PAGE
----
Tuesday, May 24, 2016

Ratings: really ho-hum week for syndies

There may have been more boring weeks for syndie game show ratings, but I can't remember them. Four of the shows were unchanged for the week of May 9-15, and the other moved by an entire tenth of a point. TV News Check has all the tedious household ratings...

Family Feud 7.0 - flat
Wheel of Fortune 6.3 - flat
Jeopardy 6.0 - up a tick, the big mover!
Celebrity Name Game 1.4 - flat
Millionaire 1.3 - guess what, flat

As the weather warmed up, GSN enjoyed a hot week (sorry) for May 16-22. 518K/319K/503K viewers prime time/total day/extended prime time. The network ranked 31st, 30th and 32nd in the windows.

The prime time and extended prime time ratings are almost all Harvey Family Feud. So much for the predictions of Harvey burnout I keep seeing on the traditionalist game show Interwebs. The Internet boards love to trash Steve, and that means exactly nothing in the real world.

Monday, May 23, 2016

Get real, as in reality TV

Just watched the first of The Price is Right's prime time specials. It was one long plug for Survivor, which I didn't mind because the basic gameplay was pretty much the same as always. We just had a bunch of castaways hanging around, plus Jeff Probst doing stuff like extinguishing torches for the unluckier contestants.

Survivor stars - I guess you would call them "stars," right? - teamed up with Survivor fans to face the pricing games. The first pair was that hairy Rupert guy, who's definitely developing a bald spot, and an admiring fan. They didn't do so great, but you can't win 'em all.

The show cranked on as usual, though the prizes might have been a bit ritzier than on your typical daytime TPiR episode. I've never been big on shopping game shows because my knowledge of the price of anything is very limited. But the accustomed pace and noise and celebrations kept my interest.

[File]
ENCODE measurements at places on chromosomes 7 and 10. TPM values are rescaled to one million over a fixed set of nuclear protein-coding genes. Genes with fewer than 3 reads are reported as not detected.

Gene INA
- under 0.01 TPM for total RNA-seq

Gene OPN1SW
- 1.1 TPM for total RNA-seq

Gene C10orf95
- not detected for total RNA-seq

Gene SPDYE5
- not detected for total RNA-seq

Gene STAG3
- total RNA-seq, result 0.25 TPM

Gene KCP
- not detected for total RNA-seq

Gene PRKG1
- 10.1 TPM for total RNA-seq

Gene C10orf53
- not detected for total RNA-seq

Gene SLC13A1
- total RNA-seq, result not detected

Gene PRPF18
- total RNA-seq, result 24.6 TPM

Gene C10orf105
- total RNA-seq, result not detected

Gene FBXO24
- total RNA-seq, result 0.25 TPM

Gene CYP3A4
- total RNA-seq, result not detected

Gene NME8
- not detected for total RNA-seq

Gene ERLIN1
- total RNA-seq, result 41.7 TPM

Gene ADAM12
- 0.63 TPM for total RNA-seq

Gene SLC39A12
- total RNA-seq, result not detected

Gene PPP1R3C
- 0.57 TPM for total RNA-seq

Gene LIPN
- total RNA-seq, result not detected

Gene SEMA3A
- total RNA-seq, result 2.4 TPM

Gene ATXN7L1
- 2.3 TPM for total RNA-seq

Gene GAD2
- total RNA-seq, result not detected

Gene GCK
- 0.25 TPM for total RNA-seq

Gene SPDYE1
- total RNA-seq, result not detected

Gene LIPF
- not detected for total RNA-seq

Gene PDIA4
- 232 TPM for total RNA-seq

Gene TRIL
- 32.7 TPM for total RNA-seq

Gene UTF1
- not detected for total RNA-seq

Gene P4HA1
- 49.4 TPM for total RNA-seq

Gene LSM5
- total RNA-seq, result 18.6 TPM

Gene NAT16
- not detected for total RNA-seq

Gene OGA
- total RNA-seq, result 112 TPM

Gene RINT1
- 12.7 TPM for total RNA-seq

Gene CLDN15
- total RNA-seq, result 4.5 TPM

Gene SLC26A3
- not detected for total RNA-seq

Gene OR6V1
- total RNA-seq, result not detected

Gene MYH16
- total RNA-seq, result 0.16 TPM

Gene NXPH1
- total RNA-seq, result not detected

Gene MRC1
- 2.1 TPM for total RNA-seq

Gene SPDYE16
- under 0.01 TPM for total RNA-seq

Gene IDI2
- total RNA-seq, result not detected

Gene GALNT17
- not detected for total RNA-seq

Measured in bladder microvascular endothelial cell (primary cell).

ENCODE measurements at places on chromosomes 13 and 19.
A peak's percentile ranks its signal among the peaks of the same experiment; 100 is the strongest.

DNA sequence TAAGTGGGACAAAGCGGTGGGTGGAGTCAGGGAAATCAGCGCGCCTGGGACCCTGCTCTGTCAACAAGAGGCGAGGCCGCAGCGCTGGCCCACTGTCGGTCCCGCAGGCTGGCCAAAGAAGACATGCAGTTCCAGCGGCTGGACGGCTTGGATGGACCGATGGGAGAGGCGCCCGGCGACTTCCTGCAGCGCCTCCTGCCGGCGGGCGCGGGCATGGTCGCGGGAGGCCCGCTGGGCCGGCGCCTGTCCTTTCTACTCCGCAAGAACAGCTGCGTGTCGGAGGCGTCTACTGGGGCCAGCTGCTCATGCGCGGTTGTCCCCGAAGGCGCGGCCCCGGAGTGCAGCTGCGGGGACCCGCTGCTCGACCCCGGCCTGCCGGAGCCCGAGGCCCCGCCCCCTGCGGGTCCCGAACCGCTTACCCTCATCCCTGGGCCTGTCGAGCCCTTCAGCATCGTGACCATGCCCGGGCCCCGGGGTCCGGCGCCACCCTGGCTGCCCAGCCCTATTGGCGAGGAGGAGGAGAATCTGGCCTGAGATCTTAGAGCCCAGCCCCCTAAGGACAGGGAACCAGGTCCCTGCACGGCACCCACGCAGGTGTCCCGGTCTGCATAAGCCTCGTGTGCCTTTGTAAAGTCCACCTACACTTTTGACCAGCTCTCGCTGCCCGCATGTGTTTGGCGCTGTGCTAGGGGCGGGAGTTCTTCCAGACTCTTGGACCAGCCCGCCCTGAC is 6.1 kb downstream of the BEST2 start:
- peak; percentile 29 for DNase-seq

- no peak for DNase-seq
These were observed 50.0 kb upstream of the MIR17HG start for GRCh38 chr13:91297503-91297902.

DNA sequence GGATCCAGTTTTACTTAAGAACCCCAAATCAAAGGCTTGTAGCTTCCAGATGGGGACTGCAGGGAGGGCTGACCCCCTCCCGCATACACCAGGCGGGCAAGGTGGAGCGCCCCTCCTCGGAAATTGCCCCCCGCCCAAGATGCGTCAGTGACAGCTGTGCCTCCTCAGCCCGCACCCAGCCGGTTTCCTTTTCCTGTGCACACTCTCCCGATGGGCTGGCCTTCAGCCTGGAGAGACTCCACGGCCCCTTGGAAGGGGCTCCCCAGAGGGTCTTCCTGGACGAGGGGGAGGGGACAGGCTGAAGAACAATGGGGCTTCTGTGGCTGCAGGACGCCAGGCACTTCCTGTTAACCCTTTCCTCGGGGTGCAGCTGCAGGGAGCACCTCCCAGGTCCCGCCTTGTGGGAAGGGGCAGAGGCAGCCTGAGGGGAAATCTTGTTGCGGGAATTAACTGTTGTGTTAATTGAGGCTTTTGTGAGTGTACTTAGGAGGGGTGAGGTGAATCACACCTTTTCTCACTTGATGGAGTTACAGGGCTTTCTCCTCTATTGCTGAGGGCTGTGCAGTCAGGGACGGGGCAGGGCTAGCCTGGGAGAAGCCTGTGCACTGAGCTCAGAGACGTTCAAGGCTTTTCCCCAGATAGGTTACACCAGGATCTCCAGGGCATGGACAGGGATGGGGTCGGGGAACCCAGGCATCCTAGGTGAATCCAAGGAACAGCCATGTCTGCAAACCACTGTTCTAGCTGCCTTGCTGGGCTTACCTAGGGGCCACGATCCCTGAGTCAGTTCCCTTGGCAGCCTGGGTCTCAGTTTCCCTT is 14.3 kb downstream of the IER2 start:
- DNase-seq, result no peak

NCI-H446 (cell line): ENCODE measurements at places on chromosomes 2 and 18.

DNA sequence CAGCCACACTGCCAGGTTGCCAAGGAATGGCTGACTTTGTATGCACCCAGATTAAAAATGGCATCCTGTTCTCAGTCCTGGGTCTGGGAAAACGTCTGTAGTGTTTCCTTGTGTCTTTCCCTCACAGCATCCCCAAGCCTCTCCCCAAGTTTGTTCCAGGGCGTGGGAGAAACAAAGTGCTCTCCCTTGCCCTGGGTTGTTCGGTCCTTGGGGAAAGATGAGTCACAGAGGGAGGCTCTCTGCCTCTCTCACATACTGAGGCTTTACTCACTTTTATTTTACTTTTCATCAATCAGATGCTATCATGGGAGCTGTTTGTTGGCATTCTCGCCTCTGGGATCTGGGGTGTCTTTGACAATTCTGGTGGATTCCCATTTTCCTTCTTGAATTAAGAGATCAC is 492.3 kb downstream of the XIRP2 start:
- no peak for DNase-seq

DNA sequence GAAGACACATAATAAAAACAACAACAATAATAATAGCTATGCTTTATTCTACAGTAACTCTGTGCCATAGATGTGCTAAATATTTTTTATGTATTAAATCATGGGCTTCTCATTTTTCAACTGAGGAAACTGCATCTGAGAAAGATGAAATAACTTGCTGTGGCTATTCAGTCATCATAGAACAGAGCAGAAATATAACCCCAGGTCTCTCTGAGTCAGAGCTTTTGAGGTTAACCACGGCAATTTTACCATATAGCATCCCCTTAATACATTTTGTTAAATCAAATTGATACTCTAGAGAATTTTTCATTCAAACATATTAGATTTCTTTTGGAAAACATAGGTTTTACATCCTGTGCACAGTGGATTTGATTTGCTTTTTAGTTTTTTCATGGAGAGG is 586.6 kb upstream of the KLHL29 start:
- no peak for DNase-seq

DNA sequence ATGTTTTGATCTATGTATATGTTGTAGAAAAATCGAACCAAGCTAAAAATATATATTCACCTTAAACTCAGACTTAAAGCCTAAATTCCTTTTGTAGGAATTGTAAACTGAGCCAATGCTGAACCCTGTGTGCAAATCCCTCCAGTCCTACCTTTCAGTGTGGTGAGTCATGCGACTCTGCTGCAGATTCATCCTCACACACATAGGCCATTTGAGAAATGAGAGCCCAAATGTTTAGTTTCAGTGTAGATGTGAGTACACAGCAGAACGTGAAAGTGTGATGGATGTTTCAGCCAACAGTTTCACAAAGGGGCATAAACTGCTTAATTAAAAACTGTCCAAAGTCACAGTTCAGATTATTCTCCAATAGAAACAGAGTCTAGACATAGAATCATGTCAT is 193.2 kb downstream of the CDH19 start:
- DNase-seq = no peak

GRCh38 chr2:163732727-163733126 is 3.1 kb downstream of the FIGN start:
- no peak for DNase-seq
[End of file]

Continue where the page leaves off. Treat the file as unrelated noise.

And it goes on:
CBS did the special no favors by scheduling it against The Voice and Dancing With the Stars. But even if I'm not the biggest TPiR fan, I'd rather watch the fun and games instead of wannabe singers or wannabe dancers. What can I tell you? I'm a game show fan.

UPDATE: The special does okay in the ratings, though it obviously lagged behind the competition on NBC and ABC. Drew and company score 6.2M total viewers with a 1.3 18-49 rating. Those were CBS's best numbers for the night.

Sunday, May 22, 2016

A try at the wheel

The Wheelmobile pulled into Wichita, KS and lots of wannabe Wheel of Fortune contestants turned out.

The Pat and Vanna of the tryouts are Marty Lublin and Meggan Kaiser. They run a low-tech version of the show - Meggan has to write the letters, not just touch the screens - to see who can figure out the puzzles. (At least Pat can't yell that Meggan just touches the letters and they light up for her!)

The wannabes are mostly true fans. "I've wanted to be on Wheel of Fortune, The Price Is Right – any game show – all my life. This is like pure bliss just being here." The video in the linked story does show lots of folks getting excited as the tryouts kick off. There's even a note about how one fan found her fiancé through the Wheel Facebook app. Love blossoms through game shows. Ain't it grand?

The Wheelmobile will be in Wichita all weekend. Come one, come all.

Saturday, May 21, 2016

And now a problem from our sponsor

A Media Village opinion column reminisces about the supposedly good old days when a single sponsor could dominate a game show.

The writer says that such single sponsorship offered a lot of advantages to the folks paying the freight. No doubt it did, as the show became more or less one long ad for whoever was footing the bill. As the writer puts it...
Sponsorship was a rarefied status back in the day, meaning that advertisers and their agencies had major input into and control over the series to the point where in many instances they owned the programming.
Yes, that's definitely true. But it did lead to the unpleasantness back in the 1950s, when some sponsors decided that straight game shows might be too boring or unappealing.

So the sponsors pressured the producers to make sure that the gameplay was staged dramatically and the more telegenic contestants won. We all know what happened next.